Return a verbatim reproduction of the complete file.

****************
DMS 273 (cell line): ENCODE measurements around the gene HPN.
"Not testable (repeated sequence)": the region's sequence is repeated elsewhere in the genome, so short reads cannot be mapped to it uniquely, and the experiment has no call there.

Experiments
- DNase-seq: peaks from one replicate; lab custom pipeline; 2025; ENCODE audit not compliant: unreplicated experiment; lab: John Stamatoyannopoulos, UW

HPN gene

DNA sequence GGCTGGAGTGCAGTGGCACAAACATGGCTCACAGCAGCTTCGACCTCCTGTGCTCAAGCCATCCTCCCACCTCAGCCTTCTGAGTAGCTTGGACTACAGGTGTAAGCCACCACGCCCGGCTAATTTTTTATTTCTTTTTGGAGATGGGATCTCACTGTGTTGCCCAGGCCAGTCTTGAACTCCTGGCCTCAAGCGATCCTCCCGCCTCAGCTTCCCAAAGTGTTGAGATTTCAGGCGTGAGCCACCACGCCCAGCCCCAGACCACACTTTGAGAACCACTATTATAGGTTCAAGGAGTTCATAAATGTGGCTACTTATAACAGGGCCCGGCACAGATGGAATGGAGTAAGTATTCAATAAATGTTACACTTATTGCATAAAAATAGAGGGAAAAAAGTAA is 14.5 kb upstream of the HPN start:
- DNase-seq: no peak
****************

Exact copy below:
DMS 273 (cell line): ENCODE measurements around the gene HPN.
"Not testable (repeated sequence)": the region's sequence is repeated elsewhere in the genome, so short reads cannot be mapped to it uniquely, and the experiment has no call there.

Experiments
- DNase-seq: peaks from one replicate; lab custom pipeline; 2025; ENCODE audit not compliant: unreplicated experiment; lab: John Stamatoyannopoulos, UW

HPN gene

DNA sequence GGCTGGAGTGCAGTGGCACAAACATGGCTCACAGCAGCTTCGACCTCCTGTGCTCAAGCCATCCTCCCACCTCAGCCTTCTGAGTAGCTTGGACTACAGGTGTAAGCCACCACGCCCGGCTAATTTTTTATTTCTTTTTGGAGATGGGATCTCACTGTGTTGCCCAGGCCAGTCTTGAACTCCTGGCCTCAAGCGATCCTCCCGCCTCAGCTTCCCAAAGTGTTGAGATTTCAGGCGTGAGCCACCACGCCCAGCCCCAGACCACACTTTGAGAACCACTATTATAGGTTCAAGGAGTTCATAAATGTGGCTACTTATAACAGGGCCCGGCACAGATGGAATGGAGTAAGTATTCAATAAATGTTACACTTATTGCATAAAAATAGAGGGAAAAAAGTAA is 14.5 kb upstream of the HPN start:
- DNase-seq: no peak